What is the postoperative management?

I always bring the patients back the next morning. In patients where there has been excessive iris manipulation, particularly in eyes where control of inflammation was challenging pre-op then another IV methylprednisolone 500mg pulse may be required. Topical treatment comprises: G. Dexamethasone 0.1% two hourly, G. Chloramphenicol 0.5% qid (four times daily), G. Cyclopentolate 1% nocte (at night)(even in FHC eyes) or bd if extensive intraocular manipulation was required. Clinic appointment within 2/52, then just stop the Chloramphenicol. Review 3-6/52 then very slowly (over months) tail off Dexamethasone (to zero or pre-op dose) and slowly tail off the Cyclopentolate – do not stop or reduce too quickly (even in FHC eyes). Stopping the Dexamethasone too soon, particularly in FHC eyes could lead to giant cell formation on the surface of the optic of the implant.

What are the results of surgery?

Many uveitis patients experience a very good visual outcome following cataract surgery. At one year 85% of eyes had a vision better than 0.3 logMAR or maintained a 3 logMAR-line improvement [2]. Posterior capsular opacification is common, but does not always equate to a corresponding drop in visual acuity. Therefore, I would not rush into a Nd:YAG laser posterior capsulotomy. If the vision drops by a couple of lines and the patient is symptomatic or the fundal view is compromised then laser should be undertaken. I normally wait for a minimum of six months following surgery and have the ‘no’ AC cell rule for two months prior to laser. I would increase the frequency of the topical corticosteroid for a number of weeks post-laser. Despite apparently adequate prophylactic therapy, uncomplicated surgery and the front of the eye settling well from the surgery some patients will develop postoperative cystoid macular oedema (CMO), particularly if they have a previous history of CMO. This usually develops four to six weeks post-surgery. This may respond to a sub-Tenon triamcinolone injection.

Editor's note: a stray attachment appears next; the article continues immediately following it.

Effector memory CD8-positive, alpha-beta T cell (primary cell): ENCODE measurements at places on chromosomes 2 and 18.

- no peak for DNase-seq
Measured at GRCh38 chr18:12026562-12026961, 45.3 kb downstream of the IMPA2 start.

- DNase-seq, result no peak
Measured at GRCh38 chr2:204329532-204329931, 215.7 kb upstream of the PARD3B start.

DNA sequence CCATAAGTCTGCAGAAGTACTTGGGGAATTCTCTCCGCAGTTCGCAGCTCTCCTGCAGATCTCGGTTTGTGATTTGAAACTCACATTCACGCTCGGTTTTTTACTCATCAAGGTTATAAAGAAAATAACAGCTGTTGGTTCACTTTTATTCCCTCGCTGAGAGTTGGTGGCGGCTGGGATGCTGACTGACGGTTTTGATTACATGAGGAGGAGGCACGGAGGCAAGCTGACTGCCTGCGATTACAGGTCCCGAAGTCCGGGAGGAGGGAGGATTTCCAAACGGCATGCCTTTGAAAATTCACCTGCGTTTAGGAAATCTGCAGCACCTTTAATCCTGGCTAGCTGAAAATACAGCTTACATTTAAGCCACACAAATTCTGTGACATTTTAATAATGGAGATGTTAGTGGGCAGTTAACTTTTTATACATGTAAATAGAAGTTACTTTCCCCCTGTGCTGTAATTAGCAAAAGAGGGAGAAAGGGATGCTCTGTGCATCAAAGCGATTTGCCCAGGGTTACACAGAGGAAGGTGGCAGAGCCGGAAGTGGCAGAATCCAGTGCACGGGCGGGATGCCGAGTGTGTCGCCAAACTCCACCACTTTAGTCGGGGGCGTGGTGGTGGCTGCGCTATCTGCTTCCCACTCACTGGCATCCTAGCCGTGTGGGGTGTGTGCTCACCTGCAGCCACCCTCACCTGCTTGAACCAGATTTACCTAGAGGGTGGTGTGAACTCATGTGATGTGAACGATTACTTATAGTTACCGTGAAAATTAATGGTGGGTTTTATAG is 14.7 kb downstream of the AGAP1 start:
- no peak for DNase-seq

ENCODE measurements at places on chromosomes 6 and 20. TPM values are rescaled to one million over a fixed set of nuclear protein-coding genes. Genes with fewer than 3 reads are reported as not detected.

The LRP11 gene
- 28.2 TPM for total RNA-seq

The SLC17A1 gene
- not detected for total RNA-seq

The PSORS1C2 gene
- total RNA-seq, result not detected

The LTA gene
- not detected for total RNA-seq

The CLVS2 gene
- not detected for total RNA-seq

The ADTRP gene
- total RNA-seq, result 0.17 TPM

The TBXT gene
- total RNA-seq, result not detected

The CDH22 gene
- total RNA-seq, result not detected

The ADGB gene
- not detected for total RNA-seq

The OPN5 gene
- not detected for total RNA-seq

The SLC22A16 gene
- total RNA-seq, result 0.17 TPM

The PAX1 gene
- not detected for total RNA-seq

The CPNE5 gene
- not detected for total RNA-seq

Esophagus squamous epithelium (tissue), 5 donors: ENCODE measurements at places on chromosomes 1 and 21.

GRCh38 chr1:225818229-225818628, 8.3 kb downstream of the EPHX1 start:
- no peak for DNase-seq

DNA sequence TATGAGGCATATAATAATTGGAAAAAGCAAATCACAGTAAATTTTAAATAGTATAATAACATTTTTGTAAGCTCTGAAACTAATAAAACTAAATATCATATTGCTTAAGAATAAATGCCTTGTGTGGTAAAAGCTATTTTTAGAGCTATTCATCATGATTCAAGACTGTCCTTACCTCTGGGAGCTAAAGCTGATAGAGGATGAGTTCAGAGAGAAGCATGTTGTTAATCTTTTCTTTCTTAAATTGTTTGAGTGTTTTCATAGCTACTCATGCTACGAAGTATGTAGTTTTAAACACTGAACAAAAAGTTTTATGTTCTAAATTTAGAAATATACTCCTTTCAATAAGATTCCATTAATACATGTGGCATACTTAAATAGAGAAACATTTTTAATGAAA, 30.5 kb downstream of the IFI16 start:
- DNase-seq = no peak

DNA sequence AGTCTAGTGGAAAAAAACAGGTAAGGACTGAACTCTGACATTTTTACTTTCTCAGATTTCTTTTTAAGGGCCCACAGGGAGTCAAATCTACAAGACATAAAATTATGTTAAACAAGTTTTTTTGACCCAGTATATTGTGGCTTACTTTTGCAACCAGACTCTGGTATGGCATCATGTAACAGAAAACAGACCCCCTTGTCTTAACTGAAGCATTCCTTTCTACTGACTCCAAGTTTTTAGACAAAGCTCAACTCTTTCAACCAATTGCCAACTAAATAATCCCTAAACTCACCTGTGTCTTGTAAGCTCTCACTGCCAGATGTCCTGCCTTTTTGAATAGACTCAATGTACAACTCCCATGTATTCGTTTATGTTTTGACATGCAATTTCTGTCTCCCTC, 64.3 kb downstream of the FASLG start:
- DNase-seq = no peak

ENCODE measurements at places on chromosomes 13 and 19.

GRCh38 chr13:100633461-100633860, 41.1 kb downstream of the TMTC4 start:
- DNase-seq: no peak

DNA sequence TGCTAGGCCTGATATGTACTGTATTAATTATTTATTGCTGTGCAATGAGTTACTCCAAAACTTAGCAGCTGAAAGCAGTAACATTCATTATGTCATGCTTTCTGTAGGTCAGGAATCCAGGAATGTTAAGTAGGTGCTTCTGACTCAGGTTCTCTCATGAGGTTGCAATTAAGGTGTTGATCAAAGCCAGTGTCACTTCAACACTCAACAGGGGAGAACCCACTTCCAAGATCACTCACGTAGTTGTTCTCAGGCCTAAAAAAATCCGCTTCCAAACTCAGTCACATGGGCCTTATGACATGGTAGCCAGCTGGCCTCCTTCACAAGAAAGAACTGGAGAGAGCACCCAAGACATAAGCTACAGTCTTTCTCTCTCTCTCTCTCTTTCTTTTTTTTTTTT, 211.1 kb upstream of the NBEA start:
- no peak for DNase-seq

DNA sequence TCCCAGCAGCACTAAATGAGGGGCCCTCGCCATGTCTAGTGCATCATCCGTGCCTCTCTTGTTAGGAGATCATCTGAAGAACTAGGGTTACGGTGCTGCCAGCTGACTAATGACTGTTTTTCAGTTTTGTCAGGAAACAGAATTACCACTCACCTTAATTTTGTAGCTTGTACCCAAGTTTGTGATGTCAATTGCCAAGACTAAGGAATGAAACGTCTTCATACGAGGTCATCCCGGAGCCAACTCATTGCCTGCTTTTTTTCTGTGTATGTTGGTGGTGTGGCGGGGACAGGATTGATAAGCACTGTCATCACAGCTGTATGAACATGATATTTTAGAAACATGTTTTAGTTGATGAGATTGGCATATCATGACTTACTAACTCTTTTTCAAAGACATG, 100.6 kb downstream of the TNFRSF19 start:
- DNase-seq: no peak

Conclusion

The surgery is not really the difficult bit – timing of surgery and appropriate pre-and postoperative treatment are the most important. Bearing this in mind most uveitis patients will do well from cataract surgery. This article is more experienced based rather than evidence based and as Paul Anka wrote and Ol’ Blue Eyes sang: “Regrets, I’ve had a few, but then again, too few to mention, I did what I had to do and saw it through without exemption. I planned each charted course, each careful step along the byway and more, much more than this, I did it my way.”

 

References

1. Sreekantam S, Denniston AK, Murray PI. Survey of expert practice and perceptions of the supporting clinical evidence for the management of uveitis-related cataract and cystoid macular oedema. Ocul Immunol Inflamm 2011;19:353-7.
2. Tomlins PJ, Sivaraj RR, Rauz S, et al. Long-term biocompatibility and visual outcomes of a hydrophilic acrylic intraocular lens in patients with uveitis. J Cataract Refract Surg 2014;40:618-25.

 

 

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CONTRIBUTOR
Philip Murray (Prof)

University of Birmingham, Honorary Consultant Ophthalmologist, Birmingham and Midland Eye Centre, Sandwell and West Birmingham Hospitals NHS Trust.